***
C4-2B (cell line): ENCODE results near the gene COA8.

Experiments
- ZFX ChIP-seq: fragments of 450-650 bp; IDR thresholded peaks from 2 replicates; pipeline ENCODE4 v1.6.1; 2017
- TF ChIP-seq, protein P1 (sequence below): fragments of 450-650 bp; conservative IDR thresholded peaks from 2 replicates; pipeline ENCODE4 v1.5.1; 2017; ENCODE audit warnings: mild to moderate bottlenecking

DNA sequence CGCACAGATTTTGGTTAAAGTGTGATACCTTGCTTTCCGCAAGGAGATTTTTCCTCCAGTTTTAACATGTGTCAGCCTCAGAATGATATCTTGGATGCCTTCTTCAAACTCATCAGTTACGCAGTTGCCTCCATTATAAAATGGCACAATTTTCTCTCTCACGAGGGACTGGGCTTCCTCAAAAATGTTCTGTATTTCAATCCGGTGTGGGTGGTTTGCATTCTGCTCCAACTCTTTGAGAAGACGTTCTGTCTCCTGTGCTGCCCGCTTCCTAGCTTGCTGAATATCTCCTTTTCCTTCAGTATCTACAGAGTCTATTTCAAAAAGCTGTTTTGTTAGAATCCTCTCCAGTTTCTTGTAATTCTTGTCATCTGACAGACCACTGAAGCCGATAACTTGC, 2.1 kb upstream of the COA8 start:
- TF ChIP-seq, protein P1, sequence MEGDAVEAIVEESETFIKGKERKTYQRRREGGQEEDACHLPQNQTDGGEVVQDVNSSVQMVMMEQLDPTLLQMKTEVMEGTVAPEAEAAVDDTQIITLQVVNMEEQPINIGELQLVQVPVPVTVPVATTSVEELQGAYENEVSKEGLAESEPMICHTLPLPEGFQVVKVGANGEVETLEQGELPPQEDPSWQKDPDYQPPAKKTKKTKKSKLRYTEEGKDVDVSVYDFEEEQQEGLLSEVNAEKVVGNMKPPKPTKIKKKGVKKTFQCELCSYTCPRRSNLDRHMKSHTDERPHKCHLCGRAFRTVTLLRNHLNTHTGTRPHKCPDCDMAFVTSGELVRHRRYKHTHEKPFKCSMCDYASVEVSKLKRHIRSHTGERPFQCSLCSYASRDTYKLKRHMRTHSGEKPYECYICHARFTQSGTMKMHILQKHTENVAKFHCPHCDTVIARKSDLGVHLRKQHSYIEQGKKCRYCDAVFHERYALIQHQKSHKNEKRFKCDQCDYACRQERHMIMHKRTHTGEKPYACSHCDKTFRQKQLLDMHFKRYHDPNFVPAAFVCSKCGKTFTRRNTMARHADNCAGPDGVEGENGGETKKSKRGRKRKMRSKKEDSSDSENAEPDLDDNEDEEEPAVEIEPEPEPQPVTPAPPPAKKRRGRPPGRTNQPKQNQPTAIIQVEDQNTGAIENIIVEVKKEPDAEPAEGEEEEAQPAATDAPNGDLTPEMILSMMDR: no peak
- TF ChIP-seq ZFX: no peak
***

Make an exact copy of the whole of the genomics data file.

C4-2B (cell line): ENCODE results near the gene COA8.

Experiments
- ZFX ChIP-seq: fragments of 450-650 bp; IDR thresholded peaks from 2 replicates; pipeline ENCODE4 v1.6.1; 2017
- TF ChIP-seq, protein P1 (sequence below): fragments of 450-650 bp; conservative IDR thresholded peaks from 2 replicates; pipeline ENCODE4 v1.5.1; 2017; ENCODE audit warnings: mild to moderate bottlenecking

DNA sequence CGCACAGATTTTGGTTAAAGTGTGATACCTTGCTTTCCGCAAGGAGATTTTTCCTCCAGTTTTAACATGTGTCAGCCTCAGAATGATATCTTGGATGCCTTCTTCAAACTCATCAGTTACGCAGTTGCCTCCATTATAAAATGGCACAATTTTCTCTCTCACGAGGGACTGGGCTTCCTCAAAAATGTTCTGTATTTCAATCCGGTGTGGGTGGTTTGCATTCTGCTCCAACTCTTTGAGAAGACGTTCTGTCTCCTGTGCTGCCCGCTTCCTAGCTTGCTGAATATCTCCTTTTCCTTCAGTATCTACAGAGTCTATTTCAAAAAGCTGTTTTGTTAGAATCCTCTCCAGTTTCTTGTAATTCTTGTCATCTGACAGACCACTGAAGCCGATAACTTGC, 2.1 kb upstream of the COA8 start:
- TF ChIP-seq, protein P1, sequence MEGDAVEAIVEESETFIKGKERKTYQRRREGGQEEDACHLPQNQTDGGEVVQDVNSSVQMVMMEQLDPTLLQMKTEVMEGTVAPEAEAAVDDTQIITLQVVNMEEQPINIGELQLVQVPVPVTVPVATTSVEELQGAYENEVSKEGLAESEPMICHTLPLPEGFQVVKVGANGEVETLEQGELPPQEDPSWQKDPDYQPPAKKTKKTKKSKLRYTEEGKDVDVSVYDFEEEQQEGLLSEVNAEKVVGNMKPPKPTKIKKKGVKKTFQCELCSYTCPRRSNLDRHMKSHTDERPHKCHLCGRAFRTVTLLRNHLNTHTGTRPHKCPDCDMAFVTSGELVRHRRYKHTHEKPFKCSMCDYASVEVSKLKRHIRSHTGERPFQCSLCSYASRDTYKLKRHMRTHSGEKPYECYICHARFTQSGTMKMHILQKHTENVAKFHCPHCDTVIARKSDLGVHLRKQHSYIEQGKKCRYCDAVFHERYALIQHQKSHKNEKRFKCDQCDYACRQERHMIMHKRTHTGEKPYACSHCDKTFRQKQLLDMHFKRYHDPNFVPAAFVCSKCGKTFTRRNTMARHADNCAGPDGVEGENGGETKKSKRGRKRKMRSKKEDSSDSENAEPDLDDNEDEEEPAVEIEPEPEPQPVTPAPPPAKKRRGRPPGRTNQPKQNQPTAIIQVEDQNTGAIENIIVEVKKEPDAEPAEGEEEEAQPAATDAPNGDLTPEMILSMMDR: no peak
- TF ChIP-seq ZFX: no peak